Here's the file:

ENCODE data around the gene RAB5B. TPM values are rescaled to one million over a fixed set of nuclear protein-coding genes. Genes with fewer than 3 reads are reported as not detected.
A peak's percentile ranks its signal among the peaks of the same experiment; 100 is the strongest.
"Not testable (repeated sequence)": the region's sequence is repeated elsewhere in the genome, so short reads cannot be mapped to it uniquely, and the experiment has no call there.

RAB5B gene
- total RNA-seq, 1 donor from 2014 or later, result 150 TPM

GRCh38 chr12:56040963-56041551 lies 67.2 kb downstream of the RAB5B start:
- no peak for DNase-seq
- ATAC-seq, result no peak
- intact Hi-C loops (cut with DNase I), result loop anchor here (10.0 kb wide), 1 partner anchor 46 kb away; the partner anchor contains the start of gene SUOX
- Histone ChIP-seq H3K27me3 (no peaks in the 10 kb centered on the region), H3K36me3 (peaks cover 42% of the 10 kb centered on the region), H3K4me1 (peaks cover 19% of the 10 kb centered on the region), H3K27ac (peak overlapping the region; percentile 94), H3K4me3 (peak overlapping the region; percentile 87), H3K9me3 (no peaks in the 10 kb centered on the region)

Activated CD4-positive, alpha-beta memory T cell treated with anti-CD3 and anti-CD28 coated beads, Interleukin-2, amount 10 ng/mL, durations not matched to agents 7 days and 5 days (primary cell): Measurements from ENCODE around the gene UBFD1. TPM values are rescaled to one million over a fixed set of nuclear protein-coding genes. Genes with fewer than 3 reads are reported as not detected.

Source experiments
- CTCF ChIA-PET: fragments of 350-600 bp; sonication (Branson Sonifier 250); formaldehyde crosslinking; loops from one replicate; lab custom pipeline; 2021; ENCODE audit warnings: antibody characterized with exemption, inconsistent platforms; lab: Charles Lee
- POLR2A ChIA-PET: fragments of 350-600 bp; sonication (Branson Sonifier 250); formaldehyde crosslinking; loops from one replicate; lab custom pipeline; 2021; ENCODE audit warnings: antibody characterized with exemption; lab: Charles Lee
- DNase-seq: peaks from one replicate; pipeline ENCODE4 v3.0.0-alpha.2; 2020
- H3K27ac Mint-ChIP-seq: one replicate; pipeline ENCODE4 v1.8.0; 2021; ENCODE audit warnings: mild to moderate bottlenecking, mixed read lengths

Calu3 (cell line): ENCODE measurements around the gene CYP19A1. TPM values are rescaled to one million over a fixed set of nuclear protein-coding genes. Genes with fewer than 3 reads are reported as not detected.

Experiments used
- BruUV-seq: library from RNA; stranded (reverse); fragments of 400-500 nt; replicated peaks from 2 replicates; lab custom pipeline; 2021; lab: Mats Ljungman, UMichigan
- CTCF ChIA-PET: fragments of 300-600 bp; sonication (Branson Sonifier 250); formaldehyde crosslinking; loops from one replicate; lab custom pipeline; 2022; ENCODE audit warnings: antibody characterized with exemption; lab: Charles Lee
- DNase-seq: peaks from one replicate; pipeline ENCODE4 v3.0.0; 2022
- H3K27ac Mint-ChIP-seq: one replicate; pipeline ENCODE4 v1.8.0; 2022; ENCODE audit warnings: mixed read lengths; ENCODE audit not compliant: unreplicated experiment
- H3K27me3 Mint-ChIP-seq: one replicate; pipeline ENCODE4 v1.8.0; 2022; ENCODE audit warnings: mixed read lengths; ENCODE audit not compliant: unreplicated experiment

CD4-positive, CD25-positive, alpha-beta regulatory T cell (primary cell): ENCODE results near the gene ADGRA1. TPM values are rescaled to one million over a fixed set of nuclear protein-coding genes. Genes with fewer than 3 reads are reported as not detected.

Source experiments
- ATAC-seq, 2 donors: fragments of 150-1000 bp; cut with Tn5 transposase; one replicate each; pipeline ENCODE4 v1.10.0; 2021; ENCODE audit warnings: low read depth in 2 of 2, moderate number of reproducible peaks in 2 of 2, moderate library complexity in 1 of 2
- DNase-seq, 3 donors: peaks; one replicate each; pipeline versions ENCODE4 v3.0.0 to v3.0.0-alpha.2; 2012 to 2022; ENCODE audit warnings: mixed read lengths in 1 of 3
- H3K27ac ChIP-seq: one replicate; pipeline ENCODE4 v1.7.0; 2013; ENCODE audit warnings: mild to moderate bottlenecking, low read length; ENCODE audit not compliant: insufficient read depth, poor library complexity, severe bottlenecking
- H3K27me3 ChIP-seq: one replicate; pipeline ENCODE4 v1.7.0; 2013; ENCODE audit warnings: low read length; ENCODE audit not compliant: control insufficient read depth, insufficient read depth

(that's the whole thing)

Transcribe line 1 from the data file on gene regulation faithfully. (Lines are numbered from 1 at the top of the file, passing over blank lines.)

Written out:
ENCODE data around the gene RAB5B. TPM values are rescaled to one million over a fixed set of nuclear protein-coding genes. Genes with fewer than 3 reads are reported as not detected.